Friday, May 6, 2011

Peter Mountford

From Raphaela Weissman's Bookslut interview with Peter Mountford about his new novel A Young Man's Guide to Late Capitalism:

How did this book come about?

After college, I spent a couple years working for this shady right-wing think tank as one of their token liberals. I made eight bucks an hour, but thanks to some vigorous title inflation I was referred to as an “adjunct fellow” on my later bylines. My previous job had been flipping burgers. Thanks to the title, my work ended up in Christian Science Monitor and other lofty venues that would have ignored me if they’d known I was a 22-year-old fry cook. I knew a very pretty girl in Ecuador and wanted to get back in touch with her, so I took the job to Quito and wrote for the think tank about Ecuador’s ailing economy for a year-plus. After that I quit. Back in the US, I started writing fiction because it seemed like the only sensible thing to do.

I was not one of those savants you hear about, who barf out an immaculate novel on their first attempt. I wrote a ton of awful stuff for five years and then got an MFA at the University of Washington, and that’s when my fiction finally started improving, pretty palpably and abruptly. By the time I graduated, at age 30, in 2006, I’d started winning some awards and getting published, and things kind of moved along, at last.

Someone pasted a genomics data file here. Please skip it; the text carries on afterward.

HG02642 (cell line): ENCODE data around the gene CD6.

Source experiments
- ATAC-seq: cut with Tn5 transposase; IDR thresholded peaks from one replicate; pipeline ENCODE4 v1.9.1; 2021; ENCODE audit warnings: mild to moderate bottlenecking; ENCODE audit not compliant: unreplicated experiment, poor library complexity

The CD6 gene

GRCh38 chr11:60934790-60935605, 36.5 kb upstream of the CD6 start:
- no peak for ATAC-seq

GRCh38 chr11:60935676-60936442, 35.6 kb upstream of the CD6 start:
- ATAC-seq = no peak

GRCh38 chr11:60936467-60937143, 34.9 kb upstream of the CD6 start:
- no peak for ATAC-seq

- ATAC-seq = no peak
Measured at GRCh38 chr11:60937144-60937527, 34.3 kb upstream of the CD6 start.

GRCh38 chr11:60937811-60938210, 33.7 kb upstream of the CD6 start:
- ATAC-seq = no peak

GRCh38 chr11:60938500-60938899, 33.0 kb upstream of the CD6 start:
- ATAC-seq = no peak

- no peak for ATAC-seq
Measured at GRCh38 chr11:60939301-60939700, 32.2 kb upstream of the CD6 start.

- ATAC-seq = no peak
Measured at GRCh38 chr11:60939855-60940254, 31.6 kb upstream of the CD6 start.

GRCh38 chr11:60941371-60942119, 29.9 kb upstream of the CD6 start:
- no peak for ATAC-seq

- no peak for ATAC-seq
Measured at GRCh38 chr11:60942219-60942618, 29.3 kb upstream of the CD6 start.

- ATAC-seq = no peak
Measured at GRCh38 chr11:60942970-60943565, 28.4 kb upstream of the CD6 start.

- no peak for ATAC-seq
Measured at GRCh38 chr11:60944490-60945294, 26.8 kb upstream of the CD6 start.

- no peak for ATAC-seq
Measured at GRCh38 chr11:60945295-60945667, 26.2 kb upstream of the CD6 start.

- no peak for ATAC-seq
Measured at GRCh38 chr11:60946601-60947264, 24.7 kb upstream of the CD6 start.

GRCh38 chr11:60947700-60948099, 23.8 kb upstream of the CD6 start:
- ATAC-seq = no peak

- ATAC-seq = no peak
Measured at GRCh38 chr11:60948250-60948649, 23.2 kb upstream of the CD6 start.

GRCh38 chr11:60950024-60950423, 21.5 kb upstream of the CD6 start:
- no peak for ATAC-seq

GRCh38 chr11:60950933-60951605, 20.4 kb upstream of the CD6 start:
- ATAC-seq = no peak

I’ve long sought ways of exploring my experiences with finance and economics with my writing. Because not only was I a hack economist, but my father worked for the IMF for ages, and my sister is an economist for the OECD. This book was, basically, an attempt to synthesize my fascination with money and international economics with my love of...[read on]
Visit Peter Mountford's website.

--Marshal Zeringue